For decades, the internal combustion engine (ICE) has been the dominant automotive powertrain. But, signs of a shift towards electrified powertrains are now apparent. The uptake rate of electric vehicles largely depends on technological developments, where the electric motor as the primary source of propulsion is the focus. In the form of a partnership between small- and medium-sized enterprises and research institutes working to develop a new generation of electric motors, the project EMPATHY (Electric motor based on parallel path effect) aimed to exploit the full potential of magnetic flux switching motors. Project partners created two different prototypes for automotive applications. The first is a single motor to provide extra power to a smaller ICE, resulting in fuel economy without sacrificing performance. The second is an innovative system of in-wheel motors to be installed in each wheel so that power is transmitted to the wheels without any shafts. Both motors were based on parallel path technology, allowing magnetic fields from permanent magnets to be switched from one path of a magnetic circuit to another. The parallel path technology is simple at its core, which is why permanent magnet engines are used in different applications. Nonetheless, their control is rather complicated and cannot be realised without knowledge of their operation. For design of the EMPATHY motors, researchers used numerical tools simulating their geometry, materials and electromagnetic behaviour. The simulation model allowed scientists to identify the optimal set of parameters for the design of the prototypes. Proper design should allow improvement of motor efficiency compared to conventional motors by optimising the operation to make maximum use of the switched magnetic flux. The gradually increasing momentum behind electric vehicle adoption – from both the automotive industry and consumers – suggests that the newly developed electric motors can play a key role in Europe's mobility going forward. Motors based on the parallel path effect can also be used in industrial fans and blowers, hydraulic and oil pumps, machine tools and automatic pressure systems.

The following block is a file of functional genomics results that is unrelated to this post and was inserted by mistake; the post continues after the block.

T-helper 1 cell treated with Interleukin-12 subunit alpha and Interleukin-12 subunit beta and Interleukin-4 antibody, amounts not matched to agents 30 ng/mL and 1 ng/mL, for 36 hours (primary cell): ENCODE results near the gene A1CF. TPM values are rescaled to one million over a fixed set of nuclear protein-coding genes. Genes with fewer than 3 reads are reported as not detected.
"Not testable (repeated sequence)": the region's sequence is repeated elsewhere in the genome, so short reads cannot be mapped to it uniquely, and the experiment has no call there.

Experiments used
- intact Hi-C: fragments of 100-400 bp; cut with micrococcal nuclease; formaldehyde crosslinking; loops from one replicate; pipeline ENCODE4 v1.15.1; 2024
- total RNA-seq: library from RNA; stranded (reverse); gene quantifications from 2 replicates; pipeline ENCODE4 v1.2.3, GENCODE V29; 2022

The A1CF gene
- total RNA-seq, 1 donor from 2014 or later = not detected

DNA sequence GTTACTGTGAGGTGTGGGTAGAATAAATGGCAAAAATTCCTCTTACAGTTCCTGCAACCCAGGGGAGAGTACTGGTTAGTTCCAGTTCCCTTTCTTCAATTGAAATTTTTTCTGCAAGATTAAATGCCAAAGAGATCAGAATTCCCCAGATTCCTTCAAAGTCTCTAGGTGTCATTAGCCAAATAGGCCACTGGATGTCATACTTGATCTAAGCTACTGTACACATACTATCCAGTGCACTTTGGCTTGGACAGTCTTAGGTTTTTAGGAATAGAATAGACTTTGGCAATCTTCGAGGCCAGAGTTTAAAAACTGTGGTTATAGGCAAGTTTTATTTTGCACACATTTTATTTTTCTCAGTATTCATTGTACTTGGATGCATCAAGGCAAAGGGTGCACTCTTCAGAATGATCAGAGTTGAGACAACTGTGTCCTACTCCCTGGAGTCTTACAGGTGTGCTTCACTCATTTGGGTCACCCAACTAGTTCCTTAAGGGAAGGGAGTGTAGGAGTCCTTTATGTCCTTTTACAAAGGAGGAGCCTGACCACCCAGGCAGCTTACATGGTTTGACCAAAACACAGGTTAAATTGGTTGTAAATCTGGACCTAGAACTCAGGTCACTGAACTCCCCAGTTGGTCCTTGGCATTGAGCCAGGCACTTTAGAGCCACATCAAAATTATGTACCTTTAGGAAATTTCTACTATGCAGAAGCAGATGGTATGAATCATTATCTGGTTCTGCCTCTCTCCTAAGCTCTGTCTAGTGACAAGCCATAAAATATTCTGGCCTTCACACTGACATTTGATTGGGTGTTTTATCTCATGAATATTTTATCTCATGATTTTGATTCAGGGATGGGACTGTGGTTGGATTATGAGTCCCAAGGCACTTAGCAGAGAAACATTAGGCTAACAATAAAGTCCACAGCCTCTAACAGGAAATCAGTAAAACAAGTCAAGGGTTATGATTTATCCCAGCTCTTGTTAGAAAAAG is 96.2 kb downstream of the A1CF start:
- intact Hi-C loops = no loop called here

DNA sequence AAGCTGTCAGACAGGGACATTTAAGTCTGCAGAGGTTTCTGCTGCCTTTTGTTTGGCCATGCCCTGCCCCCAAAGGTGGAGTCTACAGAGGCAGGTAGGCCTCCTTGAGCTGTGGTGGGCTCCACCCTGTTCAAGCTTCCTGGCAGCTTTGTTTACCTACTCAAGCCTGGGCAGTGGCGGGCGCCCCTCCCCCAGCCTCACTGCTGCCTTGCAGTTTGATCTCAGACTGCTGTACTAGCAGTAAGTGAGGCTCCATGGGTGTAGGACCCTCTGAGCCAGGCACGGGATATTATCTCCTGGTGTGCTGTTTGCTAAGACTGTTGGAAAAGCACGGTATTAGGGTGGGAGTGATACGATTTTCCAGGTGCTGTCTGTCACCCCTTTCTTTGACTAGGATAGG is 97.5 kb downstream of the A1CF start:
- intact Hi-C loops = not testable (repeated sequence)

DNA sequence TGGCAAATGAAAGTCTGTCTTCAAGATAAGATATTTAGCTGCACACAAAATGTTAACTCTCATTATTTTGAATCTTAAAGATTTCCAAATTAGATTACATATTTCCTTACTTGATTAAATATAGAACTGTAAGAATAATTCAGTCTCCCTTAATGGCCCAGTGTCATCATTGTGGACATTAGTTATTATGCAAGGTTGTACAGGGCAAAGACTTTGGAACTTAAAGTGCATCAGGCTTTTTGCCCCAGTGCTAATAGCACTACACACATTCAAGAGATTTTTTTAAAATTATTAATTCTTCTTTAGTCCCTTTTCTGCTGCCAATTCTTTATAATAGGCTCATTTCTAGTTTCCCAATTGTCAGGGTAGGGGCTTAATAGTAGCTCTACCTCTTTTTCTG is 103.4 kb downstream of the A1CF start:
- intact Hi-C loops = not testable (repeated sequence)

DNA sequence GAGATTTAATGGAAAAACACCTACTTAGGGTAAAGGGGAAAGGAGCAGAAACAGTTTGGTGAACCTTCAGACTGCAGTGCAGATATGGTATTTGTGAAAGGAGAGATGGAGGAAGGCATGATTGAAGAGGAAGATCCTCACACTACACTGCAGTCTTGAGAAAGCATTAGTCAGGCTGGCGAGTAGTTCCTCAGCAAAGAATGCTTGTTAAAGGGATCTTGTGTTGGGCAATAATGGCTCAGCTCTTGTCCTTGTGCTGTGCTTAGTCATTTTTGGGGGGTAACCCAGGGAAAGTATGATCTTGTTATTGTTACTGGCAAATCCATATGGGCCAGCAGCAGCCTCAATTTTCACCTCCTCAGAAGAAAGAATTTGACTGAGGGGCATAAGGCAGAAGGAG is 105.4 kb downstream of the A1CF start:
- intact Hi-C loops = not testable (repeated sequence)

Motor efficiency, electric motor, magnetic circuit technology, parallel path, magnetic flux